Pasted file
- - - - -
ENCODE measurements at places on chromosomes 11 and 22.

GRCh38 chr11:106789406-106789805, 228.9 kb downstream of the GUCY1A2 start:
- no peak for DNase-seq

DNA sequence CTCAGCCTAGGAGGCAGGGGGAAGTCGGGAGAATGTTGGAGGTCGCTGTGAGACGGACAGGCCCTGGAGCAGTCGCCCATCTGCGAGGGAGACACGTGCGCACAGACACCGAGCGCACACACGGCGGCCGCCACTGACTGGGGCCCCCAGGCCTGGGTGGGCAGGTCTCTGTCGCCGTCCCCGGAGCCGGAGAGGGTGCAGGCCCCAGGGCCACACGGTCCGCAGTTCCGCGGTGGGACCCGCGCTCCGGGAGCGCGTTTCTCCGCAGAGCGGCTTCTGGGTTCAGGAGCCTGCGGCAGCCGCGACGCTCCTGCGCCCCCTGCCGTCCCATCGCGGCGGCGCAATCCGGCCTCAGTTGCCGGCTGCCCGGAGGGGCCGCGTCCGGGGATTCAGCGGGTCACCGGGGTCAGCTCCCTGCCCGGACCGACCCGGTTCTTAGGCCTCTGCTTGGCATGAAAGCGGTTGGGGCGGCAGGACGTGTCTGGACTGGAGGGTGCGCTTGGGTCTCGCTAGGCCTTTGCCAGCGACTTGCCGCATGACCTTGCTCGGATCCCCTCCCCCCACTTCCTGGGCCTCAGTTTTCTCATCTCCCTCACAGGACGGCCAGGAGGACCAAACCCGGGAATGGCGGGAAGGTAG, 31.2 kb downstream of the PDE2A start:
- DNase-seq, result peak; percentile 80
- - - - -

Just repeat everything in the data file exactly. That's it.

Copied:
ENCODE measurements at places on chromosomes 11 and 22.

GRCh38 chr11:106789406-106789805, 228.9 kb downstream of the GUCY1A2 start:
- no peak for DNase-seq

DNA sequence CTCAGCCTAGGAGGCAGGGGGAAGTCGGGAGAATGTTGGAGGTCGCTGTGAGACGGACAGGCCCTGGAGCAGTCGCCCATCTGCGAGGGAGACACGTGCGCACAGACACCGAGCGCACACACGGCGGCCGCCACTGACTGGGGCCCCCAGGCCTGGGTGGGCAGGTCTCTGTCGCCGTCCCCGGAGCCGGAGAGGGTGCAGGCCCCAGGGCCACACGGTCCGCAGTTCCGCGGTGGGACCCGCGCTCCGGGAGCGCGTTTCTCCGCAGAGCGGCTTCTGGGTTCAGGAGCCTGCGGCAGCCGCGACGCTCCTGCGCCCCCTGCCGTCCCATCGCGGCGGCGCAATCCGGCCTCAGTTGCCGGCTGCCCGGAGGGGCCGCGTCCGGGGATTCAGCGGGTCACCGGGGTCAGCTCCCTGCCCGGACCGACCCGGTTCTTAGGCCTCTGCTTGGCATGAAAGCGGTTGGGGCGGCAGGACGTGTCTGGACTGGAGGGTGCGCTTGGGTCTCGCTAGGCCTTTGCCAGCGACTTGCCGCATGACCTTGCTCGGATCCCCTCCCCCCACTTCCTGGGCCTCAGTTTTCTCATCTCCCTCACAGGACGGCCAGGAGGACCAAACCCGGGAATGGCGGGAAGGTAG, 31.2 kb downstream of the PDE2A start:
- DNase-seq, result peak; percentile 80